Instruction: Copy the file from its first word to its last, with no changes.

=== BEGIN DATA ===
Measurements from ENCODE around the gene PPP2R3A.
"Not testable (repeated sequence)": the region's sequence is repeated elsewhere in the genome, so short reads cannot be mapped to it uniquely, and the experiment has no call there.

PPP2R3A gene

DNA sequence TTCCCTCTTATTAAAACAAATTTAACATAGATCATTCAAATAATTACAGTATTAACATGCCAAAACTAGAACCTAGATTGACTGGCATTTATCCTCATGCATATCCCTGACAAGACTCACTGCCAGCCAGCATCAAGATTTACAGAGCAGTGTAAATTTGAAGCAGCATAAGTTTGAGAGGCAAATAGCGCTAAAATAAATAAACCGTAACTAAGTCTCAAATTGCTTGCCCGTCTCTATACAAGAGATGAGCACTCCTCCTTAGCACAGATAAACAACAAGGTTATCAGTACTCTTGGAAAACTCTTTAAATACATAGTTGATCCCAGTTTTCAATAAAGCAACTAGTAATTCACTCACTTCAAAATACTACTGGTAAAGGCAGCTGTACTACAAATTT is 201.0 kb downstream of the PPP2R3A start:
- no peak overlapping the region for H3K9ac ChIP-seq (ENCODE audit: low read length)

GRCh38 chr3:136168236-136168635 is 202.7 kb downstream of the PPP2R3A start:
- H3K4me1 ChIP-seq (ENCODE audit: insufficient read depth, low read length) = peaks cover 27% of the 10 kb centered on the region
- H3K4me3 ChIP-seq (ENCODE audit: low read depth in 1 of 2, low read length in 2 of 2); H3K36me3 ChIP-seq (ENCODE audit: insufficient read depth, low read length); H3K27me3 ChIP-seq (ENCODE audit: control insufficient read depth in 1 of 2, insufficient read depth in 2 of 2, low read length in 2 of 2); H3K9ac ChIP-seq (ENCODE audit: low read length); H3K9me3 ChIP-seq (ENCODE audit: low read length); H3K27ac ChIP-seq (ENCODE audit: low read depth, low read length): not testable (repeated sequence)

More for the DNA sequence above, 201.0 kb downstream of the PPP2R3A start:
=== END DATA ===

Measurements from ENCODE around the gene PPP2R3A.
"Not testable (repeated sequence)": the region's sequence is repeated elsewhere in the genome, so short reads cannot be mapped to it uniquely, and the experiment has no call there.

PPP2R3A gene

DNA sequence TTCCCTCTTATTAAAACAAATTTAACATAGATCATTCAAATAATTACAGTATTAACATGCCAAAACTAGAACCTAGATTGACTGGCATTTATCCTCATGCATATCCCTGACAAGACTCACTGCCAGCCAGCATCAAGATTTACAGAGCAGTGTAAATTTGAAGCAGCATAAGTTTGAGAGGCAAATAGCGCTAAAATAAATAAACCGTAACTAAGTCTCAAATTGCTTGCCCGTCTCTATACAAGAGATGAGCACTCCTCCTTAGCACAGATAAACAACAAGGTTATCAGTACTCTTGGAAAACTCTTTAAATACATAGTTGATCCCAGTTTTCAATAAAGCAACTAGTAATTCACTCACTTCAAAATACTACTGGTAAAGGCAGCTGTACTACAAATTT is 201.0 kb downstream of the PPP2R3A start:
- no peak overlapping the region for H3K9ac ChIP-seq (ENCODE audit: low read length)

GRCh38 chr3:136168236-136168635 is 202.7 kb downstream of the PPP2R3A start:
- H3K4me1 ChIP-seq (ENCODE audit: insufficient read depth, low read length) = peaks cover 27% of the 10 kb centered on the region
- H3K4me3 ChIP-seq (ENCODE audit: low read depth in 1 of 2, low read length in 2 of 2); H3K36me3 ChIP-seq (ENCODE audit: insufficient read depth, low read length); H3K27me3 ChIP-seq (ENCODE audit: control insufficient read depth in 1 of 2, insufficient read depth in 2 of 2, low read length in 2 of 2); H3K9ac ChIP-seq (ENCODE audit: low read length); H3K9me3 ChIP-seq (ENCODE audit: low read length); H3K27ac ChIP-seq (ENCODE audit: low read depth, low read length): not testable (repeated sequence)

More for the DNA sequence above, 201.0 kb downstream of the PPP2R3A start: